A young man who had strong homosexual tendencies became a Christian thinking that in so doing, his homosexual tendencies would disappear. Over time it became apparent, this was not the case for him. My intent going forward is not to engage in any of the associative arguments tied to homosexuality and Christianity. I want to eyeball just one aspect — that the expected change he sought did not come.
Recently, I watched a Dr. Mehmet Oz program and observed a woman well over 400 pounds lamenting the fact that she is obese and yet daily consumes amounts that would qualify for a food eating contest. I have a friend that can never state an embellished-free fact of any sort. Much of the time the information shared comes unbidden and is unnecessary (translated — she’s a gossip). She is aware of her propensities and states regrettably that she can not “shake the habit.”
There is a question that has been stewing in my mind as of late — really for some time. If change is to come who is responsible for that change? I knew of a person who said they had joined a 12-step program for those having out of control sexual appetites. That got me to thinking of multiple other 12-step programs (i.e. alcoholics anonymous, narcotics anonymous, over-eaters anonymous and so on). The first few steps speak of admitting you are out of control and then turning your life over to a higher power.
Here, for me, is where the rubber meets the road and where the buck stops. The 12 steps emphasize that one is bereft of will power and unable to make a concerted demonstrable change in his or her life. Thus implying that only God or a higher power–as they understand him– can (1) make that change or (2) enable one to make the change.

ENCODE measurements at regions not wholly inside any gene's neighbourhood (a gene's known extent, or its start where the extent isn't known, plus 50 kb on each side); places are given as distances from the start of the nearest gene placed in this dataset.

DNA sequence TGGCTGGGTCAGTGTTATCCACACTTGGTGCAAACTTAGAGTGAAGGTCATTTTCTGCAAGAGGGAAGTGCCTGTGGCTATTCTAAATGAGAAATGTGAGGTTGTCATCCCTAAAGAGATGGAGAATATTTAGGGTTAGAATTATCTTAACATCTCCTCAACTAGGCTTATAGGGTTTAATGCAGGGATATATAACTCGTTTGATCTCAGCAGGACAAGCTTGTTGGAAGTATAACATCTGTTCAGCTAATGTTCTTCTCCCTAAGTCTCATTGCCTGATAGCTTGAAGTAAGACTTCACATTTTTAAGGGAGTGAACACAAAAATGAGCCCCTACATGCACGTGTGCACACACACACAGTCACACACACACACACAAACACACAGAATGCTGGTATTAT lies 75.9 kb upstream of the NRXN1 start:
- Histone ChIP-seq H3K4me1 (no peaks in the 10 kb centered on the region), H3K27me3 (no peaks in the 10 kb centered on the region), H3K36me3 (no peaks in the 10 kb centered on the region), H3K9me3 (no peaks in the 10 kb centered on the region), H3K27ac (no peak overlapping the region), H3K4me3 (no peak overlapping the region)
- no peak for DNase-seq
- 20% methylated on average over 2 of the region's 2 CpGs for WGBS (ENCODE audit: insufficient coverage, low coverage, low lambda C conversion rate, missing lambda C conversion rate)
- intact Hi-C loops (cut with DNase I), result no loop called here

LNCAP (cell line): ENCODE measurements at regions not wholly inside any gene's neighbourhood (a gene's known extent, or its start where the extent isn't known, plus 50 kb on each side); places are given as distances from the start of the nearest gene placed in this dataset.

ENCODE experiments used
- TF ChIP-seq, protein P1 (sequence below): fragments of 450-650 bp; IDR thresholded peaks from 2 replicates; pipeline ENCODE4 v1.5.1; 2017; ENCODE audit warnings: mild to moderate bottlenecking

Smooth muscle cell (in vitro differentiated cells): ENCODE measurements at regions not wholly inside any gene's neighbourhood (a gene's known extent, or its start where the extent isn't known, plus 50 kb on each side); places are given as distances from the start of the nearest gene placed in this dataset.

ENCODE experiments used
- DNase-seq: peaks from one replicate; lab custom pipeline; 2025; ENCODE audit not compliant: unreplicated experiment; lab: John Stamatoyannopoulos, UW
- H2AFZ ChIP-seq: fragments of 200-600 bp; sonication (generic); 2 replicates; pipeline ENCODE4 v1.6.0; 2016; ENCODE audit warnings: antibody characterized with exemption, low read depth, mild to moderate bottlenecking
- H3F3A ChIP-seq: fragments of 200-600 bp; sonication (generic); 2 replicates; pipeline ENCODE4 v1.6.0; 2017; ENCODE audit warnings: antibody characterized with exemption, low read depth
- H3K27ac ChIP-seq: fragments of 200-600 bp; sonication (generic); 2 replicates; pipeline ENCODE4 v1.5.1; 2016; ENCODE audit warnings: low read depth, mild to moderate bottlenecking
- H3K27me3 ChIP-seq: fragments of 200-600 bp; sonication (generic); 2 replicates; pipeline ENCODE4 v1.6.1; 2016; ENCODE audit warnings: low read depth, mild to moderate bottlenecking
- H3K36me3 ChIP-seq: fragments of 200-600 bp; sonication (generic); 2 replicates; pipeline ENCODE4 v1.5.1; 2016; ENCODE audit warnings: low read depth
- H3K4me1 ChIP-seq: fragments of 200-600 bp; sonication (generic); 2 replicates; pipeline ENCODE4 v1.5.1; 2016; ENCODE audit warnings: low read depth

On point (1) as it relates to free will, I believe it is sacrosanct and God will never make some one do what they don’t want to do. On enabling, point (2) it suggest that there is a cooperative desire coupled with empowerment that brings about a change in behavior. I contend that after the age of reason , and unless one had the equivalent to a lobotomy, empowerment to do or not do a thing was always a part of our nature.
Empowerment just didn’t pop up one day after much prayer, while doing battle with some negative aspect of our experience. In short, we do pretty much what we want to do. There is always a “why” associated with what ever we do, and that “why” falls into one of two categories: either an avoidance of pain or an experience of pleasure. Until a more effective “why” displaces a current “why”, we will continue to do what we do and experience the consequences of it.
May the rest of your life be the best of your life and by all means,
Have A Great Day!